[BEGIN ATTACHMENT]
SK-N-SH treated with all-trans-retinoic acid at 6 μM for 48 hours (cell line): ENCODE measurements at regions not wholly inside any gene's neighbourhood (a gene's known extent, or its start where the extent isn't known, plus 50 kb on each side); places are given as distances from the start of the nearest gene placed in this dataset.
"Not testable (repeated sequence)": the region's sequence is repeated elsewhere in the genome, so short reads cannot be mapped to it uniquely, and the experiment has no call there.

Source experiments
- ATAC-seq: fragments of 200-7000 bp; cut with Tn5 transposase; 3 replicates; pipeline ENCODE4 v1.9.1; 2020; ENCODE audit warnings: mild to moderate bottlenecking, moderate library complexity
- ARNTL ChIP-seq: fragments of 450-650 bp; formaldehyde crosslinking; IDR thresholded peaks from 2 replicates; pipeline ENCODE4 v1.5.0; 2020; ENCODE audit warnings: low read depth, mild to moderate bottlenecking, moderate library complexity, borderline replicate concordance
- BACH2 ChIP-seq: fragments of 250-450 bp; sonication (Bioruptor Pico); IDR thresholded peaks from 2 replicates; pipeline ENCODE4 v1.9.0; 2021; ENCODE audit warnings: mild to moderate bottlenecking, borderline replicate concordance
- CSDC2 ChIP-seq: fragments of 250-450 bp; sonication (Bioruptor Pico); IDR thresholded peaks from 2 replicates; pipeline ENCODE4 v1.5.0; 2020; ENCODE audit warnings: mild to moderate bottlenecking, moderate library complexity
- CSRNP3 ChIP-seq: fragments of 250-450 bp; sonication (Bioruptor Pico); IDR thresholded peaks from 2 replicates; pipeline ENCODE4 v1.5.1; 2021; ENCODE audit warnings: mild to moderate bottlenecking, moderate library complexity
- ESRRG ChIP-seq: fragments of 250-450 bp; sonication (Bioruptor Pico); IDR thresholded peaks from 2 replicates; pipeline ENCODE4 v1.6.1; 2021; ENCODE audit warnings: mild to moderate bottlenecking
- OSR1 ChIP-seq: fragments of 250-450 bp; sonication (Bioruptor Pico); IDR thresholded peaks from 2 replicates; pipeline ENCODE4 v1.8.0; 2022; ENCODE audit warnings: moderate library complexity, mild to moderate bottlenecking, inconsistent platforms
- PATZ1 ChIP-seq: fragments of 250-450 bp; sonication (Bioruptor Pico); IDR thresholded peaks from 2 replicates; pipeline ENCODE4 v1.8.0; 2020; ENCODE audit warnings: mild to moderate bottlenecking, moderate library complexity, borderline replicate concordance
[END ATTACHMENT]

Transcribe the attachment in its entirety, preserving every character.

SK-N-SH treated with all-trans-retinoic acid at 6 μM for 48 hours (cell line): ENCODE measurements at regions not wholly inside any gene's neighbourhood (a gene's known extent, or its start where the extent isn't known, plus 50 kb on each side); places are given as distances from the start of the nearest gene placed in this dataset.
"Not testable (repeated sequence)": the region's sequence is repeated elsewhere in the genome, so short reads cannot be mapped to it uniquely, and the experiment has no call there.

Source experiments
- ATAC-seq: fragments of 200-7000 bp; cut with Tn5 transposase; 3 replicates; pipeline ENCODE4 v1.9.1; 2020; ENCODE audit warnings: mild to moderate bottlenecking, moderate library complexity
- ARNTL ChIP-seq: fragments of 450-650 bp; formaldehyde crosslinking; IDR thresholded peaks from 2 replicates; pipeline ENCODE4 v1.5.0; 2020; ENCODE audit warnings: low read depth, mild to moderate bottlenecking, moderate library complexity, borderline replicate concordance
- BACH2 ChIP-seq: fragments of 250-450 bp; sonication (Bioruptor Pico); IDR thresholded peaks from 2 replicates; pipeline ENCODE4 v1.9.0; 2021; ENCODE audit warnings: mild to moderate bottlenecking, borderline replicate concordance
- CSDC2 ChIP-seq: fragments of 250-450 bp; sonication (Bioruptor Pico); IDR thresholded peaks from 2 replicates; pipeline ENCODE4 v1.5.0; 2020; ENCODE audit warnings: mild to moderate bottlenecking, moderate library complexity
- CSRNP3 ChIP-seq: fragments of 250-450 bp; sonication (Bioruptor Pico); IDR thresholded peaks from 2 replicates; pipeline ENCODE4 v1.5.1; 2021; ENCODE audit warnings: mild to moderate bottlenecking, moderate library complexity
- ESRRG ChIP-seq: fragments of 250-450 bp; sonication (Bioruptor Pico); IDR thresholded peaks from 2 replicates; pipeline ENCODE4 v1.6.1; 2021; ENCODE audit warnings: mild to moderate bottlenecking
- OSR1 ChIP-seq: fragments of 250-450 bp; sonication (Bioruptor Pico); IDR thresholded peaks from 2 replicates; pipeline ENCODE4 v1.8.0; 2022; ENCODE audit warnings: moderate library complexity, mild to moderate bottlenecking, inconsistent platforms
- PATZ1 ChIP-seq: fragments of 250-450 bp; sonication (Bioruptor Pico); IDR thresholded peaks from 2 replicates; pipeline ENCODE4 v1.8.0; 2020; ENCODE audit warnings: mild to moderate bottlenecking, moderate library complexity, borderline replicate concordance